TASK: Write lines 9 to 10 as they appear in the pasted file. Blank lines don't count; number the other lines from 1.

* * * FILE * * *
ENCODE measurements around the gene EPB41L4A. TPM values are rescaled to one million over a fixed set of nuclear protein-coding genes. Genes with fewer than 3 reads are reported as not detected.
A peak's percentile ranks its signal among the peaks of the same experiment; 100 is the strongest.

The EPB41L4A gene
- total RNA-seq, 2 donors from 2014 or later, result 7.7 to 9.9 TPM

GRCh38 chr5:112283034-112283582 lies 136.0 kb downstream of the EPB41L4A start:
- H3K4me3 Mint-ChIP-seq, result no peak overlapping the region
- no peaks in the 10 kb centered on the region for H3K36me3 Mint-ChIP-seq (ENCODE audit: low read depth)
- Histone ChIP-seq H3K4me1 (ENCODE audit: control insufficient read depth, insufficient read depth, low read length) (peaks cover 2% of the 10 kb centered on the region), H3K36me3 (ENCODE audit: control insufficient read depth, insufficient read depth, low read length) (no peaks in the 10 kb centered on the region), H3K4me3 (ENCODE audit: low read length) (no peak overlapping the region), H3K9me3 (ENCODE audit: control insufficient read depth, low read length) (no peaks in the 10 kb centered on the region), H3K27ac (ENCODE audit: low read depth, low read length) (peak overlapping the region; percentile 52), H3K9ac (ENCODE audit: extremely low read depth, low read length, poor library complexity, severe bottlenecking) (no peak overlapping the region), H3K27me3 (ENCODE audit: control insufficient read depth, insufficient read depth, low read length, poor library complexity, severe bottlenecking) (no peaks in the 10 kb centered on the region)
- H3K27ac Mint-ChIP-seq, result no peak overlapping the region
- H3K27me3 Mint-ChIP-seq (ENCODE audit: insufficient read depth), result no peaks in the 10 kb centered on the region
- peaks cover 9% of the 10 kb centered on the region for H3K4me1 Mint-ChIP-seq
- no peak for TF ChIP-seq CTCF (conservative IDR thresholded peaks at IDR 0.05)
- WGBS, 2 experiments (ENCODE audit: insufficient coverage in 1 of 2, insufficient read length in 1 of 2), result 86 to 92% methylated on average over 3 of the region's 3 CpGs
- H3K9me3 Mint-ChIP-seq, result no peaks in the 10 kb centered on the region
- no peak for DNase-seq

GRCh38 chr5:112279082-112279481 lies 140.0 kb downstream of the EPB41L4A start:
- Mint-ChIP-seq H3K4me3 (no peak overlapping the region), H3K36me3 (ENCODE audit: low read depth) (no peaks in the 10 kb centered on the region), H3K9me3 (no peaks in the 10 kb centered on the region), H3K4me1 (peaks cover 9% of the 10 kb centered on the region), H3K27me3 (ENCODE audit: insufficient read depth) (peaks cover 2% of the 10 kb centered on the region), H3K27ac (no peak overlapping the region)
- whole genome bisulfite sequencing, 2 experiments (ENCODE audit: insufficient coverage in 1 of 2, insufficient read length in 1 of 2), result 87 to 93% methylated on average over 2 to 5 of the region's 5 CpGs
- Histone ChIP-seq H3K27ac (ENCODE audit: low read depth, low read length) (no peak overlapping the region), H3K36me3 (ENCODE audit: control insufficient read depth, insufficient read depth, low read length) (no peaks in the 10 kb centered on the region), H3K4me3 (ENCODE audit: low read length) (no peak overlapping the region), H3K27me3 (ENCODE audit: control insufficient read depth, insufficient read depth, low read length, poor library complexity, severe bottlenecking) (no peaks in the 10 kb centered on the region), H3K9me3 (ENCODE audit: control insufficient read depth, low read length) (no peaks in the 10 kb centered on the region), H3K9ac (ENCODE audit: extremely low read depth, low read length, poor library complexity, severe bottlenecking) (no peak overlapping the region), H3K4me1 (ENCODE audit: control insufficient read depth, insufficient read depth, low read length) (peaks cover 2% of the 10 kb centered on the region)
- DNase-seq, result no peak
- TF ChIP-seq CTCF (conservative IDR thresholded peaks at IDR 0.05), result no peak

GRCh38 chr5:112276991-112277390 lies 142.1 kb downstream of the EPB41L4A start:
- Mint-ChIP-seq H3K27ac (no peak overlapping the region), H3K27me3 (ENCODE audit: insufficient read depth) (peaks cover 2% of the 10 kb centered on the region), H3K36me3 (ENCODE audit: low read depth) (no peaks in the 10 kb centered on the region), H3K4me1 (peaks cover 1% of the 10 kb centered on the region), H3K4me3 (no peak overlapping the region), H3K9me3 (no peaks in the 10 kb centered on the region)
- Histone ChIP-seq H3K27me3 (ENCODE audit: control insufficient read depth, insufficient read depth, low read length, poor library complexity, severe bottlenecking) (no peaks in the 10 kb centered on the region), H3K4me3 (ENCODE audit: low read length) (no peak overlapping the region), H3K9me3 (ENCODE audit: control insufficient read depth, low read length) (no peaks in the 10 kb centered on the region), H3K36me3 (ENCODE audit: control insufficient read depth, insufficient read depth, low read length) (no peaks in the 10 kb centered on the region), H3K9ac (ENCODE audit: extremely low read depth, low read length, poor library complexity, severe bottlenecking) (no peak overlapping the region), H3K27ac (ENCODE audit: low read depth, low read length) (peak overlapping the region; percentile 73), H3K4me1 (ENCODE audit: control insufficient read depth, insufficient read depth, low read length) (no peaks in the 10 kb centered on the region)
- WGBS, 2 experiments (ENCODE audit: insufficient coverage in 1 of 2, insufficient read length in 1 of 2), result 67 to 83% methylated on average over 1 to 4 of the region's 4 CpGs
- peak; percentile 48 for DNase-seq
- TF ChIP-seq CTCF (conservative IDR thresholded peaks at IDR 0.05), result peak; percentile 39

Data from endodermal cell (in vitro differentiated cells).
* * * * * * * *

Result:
- H3K27ac Mint-ChIP-seq, result no peak overlapping the region
- H3K27me3 Mint-ChIP-seq (ENCODE audit: insufficient read depth), result no peaks in the 10 kb centered on the region